UNITED24 - Make a charitable donation in support of Ukraine!

Weapons of Mass Destruction (WMD)

17 June 2005

U.S. House Approves United Nations Reform Legislation

Measure's key provisions opposed by Bush administration

By Merle D. Kellerhals, Jr.
Washington File Staff Writer

Washington -- The U.S. House of Representatives approved legislation June 17 that calls for sweeping reforms at the United Nations, including an automatic 50 percent reduction in U.S. dues if a majority of 39 specific reforms are not implemented.

However, the White House advised the House June 16 that it had "serious concerns" with the legislation and asked Congress to reconsider its passage.  Because no companion bill has been introduced in the U.S. Senate, it is uncertain whether the bill has a chance of becoming law.

The bill, named the Henry J. Hyde United Nations Reform Act of 2005 for the chairman of the House International Relations Committee, passed by a vote of 221-184.  It passed in the International Relations Committee June 8 by a vote of 25-22.

"No observer, be they passionate supporter or dismissive critic, can pretend that the current structure and operations of the U.N. represent an acceptable standard," Hyde said shortly after the committee passed the bill.

The legislation seeks to force the United Nations to improve its oversight and accountability in the wake of the scandal over the Iraqi Oil-for-Food Program, in which contractors were allegedly receiving kickbacks from the now deposed Saddam Hussein regime, and because of a series of investigations and reports citing numerous management problems at the United Nations.

However, Under Secretary of State R. Nicholas Burns said June 15 that withholding half of the U.S. dues "would deal a great blow to our credibility in the U.N. system, and it would have ramifications for the reliability of the United States as a friend and partner to the countries that comprise the U.N."

The United States, the largest contributor to the United Nations, pays approximately 22 percent of the organization's annual $2 billion general budget.

Burns said the United States wants reform at the United Nations but does not believe that withholding dues would be helpful and that such action would adversely limit the administration's flexibility in working with the organization.

"United Nations reform is a high priority for the president.  We want to make sure we are moving forward on comprehensive reform, and we're going to be laying out the proposals that we want to move forward on," White House Press Secretary Scott McClellan said.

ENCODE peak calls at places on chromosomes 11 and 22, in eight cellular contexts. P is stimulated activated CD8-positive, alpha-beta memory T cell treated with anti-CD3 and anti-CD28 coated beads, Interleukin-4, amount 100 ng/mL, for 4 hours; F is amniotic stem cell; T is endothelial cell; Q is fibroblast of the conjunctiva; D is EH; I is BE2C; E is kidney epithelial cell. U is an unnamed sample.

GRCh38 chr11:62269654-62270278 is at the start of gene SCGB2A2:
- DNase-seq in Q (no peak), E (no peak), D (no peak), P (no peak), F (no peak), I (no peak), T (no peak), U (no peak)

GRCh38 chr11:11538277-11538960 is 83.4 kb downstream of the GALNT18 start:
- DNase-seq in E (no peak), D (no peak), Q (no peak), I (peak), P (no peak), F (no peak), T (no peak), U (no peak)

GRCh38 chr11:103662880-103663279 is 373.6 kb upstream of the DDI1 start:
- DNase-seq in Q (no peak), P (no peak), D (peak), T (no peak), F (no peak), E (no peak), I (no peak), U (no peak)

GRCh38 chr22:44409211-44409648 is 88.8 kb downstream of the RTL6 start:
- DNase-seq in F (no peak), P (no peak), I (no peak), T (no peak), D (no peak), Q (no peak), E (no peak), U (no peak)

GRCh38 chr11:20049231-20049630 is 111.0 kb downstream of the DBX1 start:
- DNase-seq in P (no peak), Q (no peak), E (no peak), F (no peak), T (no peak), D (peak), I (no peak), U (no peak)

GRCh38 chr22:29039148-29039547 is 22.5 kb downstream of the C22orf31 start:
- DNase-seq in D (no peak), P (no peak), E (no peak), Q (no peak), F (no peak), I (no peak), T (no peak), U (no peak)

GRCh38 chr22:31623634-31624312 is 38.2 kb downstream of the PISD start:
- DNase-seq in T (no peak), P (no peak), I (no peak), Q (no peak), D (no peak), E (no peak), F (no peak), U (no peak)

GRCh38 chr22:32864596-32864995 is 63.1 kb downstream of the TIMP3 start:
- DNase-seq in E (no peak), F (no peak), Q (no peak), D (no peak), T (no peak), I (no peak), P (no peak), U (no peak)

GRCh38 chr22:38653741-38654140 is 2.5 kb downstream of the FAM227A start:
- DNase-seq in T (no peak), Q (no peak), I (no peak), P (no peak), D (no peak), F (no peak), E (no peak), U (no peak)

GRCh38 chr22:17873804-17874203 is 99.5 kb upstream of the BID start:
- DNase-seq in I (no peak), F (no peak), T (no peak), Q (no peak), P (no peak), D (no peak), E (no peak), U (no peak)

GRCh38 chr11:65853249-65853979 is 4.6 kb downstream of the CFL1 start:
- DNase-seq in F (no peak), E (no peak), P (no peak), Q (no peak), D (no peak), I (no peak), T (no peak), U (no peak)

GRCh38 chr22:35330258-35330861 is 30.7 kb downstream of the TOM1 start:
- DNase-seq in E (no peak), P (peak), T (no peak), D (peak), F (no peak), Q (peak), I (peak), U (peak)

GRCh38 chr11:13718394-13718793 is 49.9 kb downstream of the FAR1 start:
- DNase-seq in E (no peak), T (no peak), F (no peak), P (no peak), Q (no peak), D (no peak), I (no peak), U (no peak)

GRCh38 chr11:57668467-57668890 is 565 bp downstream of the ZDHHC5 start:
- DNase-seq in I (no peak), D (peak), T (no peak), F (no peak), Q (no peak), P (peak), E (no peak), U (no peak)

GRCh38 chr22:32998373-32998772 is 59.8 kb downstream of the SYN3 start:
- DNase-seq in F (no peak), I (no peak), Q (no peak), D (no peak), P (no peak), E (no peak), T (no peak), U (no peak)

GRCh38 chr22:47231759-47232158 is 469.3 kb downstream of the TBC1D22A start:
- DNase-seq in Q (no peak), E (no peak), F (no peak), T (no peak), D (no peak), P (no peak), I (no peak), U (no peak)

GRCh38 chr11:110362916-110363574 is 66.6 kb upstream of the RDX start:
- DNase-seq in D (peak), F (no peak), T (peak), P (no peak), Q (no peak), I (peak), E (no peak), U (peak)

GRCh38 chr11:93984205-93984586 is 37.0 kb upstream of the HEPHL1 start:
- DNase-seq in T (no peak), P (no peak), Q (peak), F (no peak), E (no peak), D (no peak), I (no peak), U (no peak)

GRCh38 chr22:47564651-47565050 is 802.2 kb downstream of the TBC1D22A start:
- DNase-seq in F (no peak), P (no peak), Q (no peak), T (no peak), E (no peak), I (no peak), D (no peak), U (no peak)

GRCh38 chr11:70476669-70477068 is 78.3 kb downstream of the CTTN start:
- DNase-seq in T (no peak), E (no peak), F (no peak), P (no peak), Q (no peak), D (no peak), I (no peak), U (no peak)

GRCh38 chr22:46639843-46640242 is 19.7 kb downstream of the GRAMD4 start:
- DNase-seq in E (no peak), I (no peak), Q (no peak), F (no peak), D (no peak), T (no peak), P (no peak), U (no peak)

The measure includes several critical proposals. Specifically, it would:

• Allow the United States to withhold up to 50 percent of dues payments if the United Nations does not make at least 32 of 39 operational reforms.  The secretary of state would have to certify that all of the bill's provisions have been met.

• Change funding for 18 U.N. programs from mandatory assessments to voluntary contributions.

• Create an independent oversight board, as well as establish a U.N. Office of Ethics.

• Require detailed financial disclosures for top U.N. officials to prevent such conflicts of interest as were revealed in the investigation of the Oil-for-Food Program.

• Ban any country that is under U.N. investigation for human rights violations from membership on the Human Rights Commission.

• Require new audits, qualification standards, and a code of conduct for U.N. peacekeeping missions.

The House also approved an amendment, by a 411-9 vote, that would direct the U.S. representative to the International Atomic Energy Agency to push it to make Iran ineligible to receive nuclear material or technology until it is in compliance with the agency's rules.

An alternative measure offered by Representative Tom Lantos, the senior Democrat on the House committee, was defeated by a vote of 216-190.  It would have offered the same range of reform proposals, but would not have mandated the withholding of U.S. dues if reforms were not forthcoming.  Instead, it would have given the secretary of state the authority to withhold dues.

(The Washington File is a product of the Bureau of International Information Programs, U.S. Department of State. Web site: http://usinfo.state.gov)

Join the GlobalSecurity.org mailing list